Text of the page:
“She reached out to the poor and people across the spectrum. She never discriminated. She never failed us,” said Ronno, the young manager of a shop of decorative goods for festivals and marriages. “She even organised fish for the people, including prawns.”

Apart from the universal adulation and admiration for Dr. Panja as their own candidate from Trinamool Congress, there are three other unanimous viewpoints in this famous and humble abode art studios here which has faced difficulties due to the absence of festivals and marriages, post-pandemic and the lockdown, though the artists remain resilient, stoic and steadfast, don’t show apparent signs of despair, and are optimistic about the future.

The first viewpoint is that Didi must come back at any cost because the kind of development and relief-work she has done has not been witnessed in several decades in the area. Kumartuli stands for Didi, well, almost.

The second viewpoint is that Didi and Dr Panja did their best in adverse circumstances when the Centre did not move one inch to help the people of Bengal, nor the artists in Kumartuli. “They did not come here even once during the lockdown even while they are spending crores in helicopters and road shows during the elections now. Did Modi or BJP leaders come here to help the people – no, they did not. Didi did. Shashi Panja did,” said an artist.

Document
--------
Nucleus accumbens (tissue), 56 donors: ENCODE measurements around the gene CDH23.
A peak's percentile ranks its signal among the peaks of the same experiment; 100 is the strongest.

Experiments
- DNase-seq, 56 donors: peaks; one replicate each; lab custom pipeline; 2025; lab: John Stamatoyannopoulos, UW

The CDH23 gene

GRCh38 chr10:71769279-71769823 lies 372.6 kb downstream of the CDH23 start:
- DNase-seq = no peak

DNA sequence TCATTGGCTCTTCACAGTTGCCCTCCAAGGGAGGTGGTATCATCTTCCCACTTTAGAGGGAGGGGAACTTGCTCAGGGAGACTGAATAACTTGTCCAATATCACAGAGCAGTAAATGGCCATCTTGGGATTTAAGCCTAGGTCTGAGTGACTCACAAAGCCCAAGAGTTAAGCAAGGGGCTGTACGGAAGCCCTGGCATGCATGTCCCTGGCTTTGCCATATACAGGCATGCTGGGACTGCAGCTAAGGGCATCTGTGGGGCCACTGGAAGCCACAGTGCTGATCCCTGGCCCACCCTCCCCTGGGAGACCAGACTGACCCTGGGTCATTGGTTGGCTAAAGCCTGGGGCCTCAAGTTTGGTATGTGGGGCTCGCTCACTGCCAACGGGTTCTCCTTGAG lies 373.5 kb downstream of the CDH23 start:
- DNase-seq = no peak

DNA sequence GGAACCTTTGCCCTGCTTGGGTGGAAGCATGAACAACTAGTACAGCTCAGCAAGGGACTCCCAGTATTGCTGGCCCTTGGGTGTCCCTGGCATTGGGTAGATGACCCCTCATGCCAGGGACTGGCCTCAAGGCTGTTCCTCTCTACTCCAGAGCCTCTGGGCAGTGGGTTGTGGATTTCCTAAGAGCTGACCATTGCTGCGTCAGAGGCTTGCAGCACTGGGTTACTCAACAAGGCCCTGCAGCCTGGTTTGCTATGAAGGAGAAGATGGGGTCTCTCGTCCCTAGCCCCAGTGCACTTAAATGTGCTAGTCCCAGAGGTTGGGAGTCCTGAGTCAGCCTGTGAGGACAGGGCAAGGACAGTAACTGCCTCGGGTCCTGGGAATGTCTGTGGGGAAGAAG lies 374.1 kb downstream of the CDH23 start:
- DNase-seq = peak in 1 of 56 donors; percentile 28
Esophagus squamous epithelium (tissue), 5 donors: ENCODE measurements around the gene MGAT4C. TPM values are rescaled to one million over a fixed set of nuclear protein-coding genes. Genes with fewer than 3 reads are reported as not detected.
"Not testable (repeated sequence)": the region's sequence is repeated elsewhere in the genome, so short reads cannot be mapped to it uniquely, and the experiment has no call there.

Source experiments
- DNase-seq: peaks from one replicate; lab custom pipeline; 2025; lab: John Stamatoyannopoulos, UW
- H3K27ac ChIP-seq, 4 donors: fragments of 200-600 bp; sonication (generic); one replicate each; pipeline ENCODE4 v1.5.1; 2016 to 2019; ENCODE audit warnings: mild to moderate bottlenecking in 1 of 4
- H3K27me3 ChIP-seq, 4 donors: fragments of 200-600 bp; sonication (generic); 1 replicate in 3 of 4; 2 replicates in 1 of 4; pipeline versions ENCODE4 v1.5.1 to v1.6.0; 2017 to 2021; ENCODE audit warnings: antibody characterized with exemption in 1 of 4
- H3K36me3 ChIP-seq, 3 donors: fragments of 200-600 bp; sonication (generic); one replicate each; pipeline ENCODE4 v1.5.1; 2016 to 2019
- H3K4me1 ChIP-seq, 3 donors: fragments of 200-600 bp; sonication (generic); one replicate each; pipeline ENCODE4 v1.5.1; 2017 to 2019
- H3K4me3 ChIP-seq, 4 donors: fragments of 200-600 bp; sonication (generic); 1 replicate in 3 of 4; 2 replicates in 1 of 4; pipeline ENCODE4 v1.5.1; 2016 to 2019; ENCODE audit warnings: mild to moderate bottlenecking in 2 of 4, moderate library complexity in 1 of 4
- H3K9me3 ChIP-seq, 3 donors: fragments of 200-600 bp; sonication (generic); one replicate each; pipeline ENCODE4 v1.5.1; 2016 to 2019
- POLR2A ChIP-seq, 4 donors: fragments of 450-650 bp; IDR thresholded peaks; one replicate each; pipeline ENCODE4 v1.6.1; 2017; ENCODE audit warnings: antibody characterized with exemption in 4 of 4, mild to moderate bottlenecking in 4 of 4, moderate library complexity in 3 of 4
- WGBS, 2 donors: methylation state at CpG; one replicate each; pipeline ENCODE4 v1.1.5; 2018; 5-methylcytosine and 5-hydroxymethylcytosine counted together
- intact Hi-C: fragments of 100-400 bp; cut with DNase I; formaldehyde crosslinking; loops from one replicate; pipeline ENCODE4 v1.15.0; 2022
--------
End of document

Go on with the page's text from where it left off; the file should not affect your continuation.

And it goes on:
“Didi is not responsible for the draconian lockdown, the mass migration of migrant workers and their suffering and the pandemic. Didi did not order demonitisation and bring GST. Instead, without her it would have been difficult to survive during the lockdown and after. We want her back,” said a shopkeeper selling ornamental goods, such as dresses for the goddesses, and stuff needed for marriage rituals.

And the third, very strong and unanimous viewpoint is the universal dislike and disgust at the daily conduct of the BJP and its two top leaders from Gujarat in splashing so much of money and muscle during such hard times when people are economically in dire straits and everyone is struggling with their savings. Besides, they say, Didi stands for peace among all communities while the BJP stands for nothing but ‘Hindu-Muslim’ polarisation.

“They don’t know our culture,” says one artist Kumartuli. “We stand for art, craft, a shared society, and peace. A peaceful co-existence. They believe in just the opposite.”

Said an elderly gentleman, a stoic shopkeeper with no business these days, smoking a cigarette, “When did you last hear a prime minister speak like this… in such an uncultured language, against a woman chief minister…”

He, was, of course, talking about Narendra Modi taunting Mamata Banerjee in his rally, a rather crude refrain which has offended large sections of people in Bengal, both men and women: “Didi… O… Didi!”

(To be concluded)

(Photos by Snehasish Mistri)